Automatic renewal leases: most business leases fall under this category where the lease runs on the agreed terms until the termination of the lease by the landlord or the tenant. With this lease, the contract continues to run on the original terms even after the end of the current term.

  • Rent payable

The lease must have the figure charged for base rent, how often it’s to be paid, and the deadline for the payment. In addition to the base rent, the tenant in the commercial property may pay for the operating expenses for the space. To know the payment module you are signing up for, you need to understand the types of leases available when money is on the table.

Gross Rent Lease

In this commercial lease, a tenant pays fixed rent (the fixed amount might include specific expenses) while the landlord pays the operating expenses associated with the business space.

Net Lease

  • This commercial lease is set in such a way that the tenant only pays the specific base rent, and all or some of the operating expenses for the company. The expenses are pro rata, and they include the property taxes, insurance, and CAM (Common Area Maintenance). The net lease may be single, double or triple.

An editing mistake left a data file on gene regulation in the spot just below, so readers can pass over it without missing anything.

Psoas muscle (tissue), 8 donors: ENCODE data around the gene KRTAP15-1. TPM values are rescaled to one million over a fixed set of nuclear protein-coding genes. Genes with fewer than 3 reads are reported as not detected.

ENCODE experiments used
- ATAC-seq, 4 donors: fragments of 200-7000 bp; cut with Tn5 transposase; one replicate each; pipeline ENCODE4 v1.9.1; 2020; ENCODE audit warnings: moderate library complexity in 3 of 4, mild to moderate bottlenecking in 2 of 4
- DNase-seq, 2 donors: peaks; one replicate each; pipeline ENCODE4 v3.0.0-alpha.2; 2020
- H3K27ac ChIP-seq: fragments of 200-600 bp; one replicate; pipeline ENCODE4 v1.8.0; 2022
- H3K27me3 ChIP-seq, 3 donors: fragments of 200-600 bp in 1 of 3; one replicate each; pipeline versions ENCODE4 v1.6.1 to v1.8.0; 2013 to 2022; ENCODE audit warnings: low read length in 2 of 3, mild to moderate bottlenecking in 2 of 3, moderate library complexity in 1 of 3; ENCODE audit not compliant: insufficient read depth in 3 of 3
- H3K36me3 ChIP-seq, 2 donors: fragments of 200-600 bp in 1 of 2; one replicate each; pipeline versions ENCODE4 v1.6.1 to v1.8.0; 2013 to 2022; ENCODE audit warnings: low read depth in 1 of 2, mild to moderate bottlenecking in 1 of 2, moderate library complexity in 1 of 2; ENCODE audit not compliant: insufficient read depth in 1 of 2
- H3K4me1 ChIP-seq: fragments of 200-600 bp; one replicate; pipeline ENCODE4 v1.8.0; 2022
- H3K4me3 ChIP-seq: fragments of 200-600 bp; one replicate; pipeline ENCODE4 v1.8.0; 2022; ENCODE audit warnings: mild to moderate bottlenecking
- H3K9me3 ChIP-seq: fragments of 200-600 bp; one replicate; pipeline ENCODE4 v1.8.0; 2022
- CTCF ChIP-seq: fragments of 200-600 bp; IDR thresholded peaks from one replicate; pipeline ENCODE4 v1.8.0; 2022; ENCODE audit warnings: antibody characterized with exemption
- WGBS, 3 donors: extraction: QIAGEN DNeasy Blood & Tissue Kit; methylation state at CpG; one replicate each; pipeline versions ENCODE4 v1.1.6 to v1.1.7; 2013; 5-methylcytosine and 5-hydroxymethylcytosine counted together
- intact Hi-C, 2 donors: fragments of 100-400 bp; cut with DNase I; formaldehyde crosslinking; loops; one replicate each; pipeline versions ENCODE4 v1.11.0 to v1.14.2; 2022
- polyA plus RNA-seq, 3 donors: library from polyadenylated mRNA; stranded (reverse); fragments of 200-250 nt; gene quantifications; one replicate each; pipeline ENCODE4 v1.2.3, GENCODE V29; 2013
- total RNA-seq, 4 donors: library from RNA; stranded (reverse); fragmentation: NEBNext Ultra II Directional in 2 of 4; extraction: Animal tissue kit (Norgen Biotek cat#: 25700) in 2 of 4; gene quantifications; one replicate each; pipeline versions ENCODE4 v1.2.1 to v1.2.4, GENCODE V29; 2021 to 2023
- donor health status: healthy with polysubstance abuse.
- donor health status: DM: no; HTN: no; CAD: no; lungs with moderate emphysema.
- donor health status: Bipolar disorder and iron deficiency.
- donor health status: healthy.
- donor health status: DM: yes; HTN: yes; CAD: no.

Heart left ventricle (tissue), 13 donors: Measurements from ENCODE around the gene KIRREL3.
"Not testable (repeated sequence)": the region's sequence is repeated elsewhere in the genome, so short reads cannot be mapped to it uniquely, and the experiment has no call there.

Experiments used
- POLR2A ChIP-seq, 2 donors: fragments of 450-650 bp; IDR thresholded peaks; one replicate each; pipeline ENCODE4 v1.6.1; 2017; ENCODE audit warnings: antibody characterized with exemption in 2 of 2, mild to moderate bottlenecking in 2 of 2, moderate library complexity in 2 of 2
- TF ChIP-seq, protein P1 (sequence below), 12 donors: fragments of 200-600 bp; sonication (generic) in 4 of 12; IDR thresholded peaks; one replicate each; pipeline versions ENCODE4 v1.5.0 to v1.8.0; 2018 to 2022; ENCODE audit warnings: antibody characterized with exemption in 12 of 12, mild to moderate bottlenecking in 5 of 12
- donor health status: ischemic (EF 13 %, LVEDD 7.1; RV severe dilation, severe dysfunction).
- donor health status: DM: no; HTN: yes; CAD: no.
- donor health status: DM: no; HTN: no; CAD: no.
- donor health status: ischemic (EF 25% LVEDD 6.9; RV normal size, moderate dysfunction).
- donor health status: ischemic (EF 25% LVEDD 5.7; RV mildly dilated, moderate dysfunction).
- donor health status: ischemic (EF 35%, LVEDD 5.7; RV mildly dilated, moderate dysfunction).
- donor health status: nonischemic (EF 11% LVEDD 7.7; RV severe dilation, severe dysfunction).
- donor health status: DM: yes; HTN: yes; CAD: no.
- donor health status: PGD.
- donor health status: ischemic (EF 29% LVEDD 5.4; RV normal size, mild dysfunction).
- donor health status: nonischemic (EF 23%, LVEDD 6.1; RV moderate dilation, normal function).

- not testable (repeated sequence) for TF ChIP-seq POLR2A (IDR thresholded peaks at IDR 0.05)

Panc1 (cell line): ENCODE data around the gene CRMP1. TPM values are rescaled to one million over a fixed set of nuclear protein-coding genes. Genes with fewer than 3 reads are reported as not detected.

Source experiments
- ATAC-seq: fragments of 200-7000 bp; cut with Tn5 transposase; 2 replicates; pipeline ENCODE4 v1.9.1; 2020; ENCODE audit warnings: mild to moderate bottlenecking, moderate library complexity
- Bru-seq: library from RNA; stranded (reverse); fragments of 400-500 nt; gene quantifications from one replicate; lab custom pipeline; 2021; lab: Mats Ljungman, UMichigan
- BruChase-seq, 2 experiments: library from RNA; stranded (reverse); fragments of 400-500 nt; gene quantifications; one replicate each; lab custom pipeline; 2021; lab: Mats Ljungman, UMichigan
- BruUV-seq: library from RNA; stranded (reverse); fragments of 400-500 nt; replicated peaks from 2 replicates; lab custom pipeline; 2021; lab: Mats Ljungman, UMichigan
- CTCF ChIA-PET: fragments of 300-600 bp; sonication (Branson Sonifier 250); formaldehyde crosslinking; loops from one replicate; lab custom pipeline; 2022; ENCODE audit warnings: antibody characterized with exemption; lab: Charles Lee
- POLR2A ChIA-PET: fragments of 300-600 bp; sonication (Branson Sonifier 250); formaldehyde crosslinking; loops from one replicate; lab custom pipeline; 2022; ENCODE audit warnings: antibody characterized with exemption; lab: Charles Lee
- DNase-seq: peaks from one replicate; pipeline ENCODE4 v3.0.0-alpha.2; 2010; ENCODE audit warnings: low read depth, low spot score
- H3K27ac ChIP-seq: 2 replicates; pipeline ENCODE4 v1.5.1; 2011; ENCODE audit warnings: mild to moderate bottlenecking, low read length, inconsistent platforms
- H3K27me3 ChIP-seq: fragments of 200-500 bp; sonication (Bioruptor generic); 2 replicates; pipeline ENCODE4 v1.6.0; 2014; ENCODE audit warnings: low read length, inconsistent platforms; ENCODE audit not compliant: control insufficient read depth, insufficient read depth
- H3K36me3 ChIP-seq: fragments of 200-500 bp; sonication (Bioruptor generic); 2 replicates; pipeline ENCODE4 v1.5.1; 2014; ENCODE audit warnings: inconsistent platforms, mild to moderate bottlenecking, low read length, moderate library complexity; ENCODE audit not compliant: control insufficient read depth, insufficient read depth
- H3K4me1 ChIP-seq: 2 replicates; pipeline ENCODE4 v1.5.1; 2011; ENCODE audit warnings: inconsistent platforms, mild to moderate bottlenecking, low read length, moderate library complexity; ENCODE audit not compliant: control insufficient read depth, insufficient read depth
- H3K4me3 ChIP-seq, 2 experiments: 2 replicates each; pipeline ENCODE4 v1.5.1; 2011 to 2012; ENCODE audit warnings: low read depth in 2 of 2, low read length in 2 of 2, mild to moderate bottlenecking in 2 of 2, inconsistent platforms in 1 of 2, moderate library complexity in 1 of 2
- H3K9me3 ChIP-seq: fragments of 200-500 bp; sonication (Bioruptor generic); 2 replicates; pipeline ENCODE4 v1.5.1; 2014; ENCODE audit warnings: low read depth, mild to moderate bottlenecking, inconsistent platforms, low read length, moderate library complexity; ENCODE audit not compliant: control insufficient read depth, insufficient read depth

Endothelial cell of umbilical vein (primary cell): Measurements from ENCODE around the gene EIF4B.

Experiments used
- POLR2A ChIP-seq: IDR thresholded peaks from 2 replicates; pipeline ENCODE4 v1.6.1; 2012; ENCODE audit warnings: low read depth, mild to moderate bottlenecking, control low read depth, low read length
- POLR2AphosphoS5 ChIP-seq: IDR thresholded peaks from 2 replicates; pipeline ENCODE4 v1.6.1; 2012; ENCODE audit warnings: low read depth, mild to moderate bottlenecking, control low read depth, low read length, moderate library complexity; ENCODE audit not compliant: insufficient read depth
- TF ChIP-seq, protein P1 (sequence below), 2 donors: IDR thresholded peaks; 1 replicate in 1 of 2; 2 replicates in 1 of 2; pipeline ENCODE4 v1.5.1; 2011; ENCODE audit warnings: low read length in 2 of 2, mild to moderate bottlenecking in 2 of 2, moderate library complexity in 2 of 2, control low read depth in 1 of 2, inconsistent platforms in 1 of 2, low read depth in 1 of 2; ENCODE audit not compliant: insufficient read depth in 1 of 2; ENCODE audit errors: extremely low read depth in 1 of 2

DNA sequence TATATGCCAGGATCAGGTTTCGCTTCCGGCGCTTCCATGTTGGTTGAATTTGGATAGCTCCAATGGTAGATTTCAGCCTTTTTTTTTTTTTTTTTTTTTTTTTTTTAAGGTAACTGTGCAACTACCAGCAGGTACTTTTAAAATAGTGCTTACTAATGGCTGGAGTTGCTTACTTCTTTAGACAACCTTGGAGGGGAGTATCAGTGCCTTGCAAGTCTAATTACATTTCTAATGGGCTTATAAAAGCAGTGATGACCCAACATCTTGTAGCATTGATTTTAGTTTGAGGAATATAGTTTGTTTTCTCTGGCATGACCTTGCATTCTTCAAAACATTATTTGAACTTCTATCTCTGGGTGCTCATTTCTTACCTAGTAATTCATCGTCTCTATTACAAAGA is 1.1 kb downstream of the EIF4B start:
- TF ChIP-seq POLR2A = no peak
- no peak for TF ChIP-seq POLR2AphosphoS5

• Single net lease – tenants pay the base rent and the property taxes

    • Double Net Lease – the tenant pays property taxes and insurance on top of the base rent.

    • Triple net lease – the tenant pays all the operating expenses (property taxes, insurance, and CAM) on top of base rent.

Modified Gross Lease

It’s a hybrid between the gross and the net lease – the tenant and landlord share the cost of the operating expenses.

Percentage Lease

If you run a retail business, a lease requires you to pay the base rent and a percentage of your gross income might be your preferred option.

  • Security deposit

This section of the lease highlights the amount of money the tenant pays the landlord as a guarantee of fulfillment of their obligations in the lease. The amount of the security deposit is stated in the lease as are the consequences of non-compliance, and the return policy for the security deposit.

Other elements covered include the ownership of leasehold improvements, repairs, lease renewal, and whether or not the tenant can sublet the space. Terms for default and possession are also outlined.

To finalize the document, a binding effect is critical. The binding effect is the section with the signatures of the party. It solidifies the contract. To seal the terms of this contract, the lease should be notarized at the notary public. The notary provides the state name, country, date of notarization, and the names of the principle power. The principle (s) of power have to sign their names in the lease including the expected date of the commission’s end.

Looking for a professionally done commercial lease contract in Hartford, New Haven, Bridgeport, Stamford, Danbury, Norwalk, Waterbury or any other city in Connecticut? Get our free Connecticut commercial lease agreement forms online now.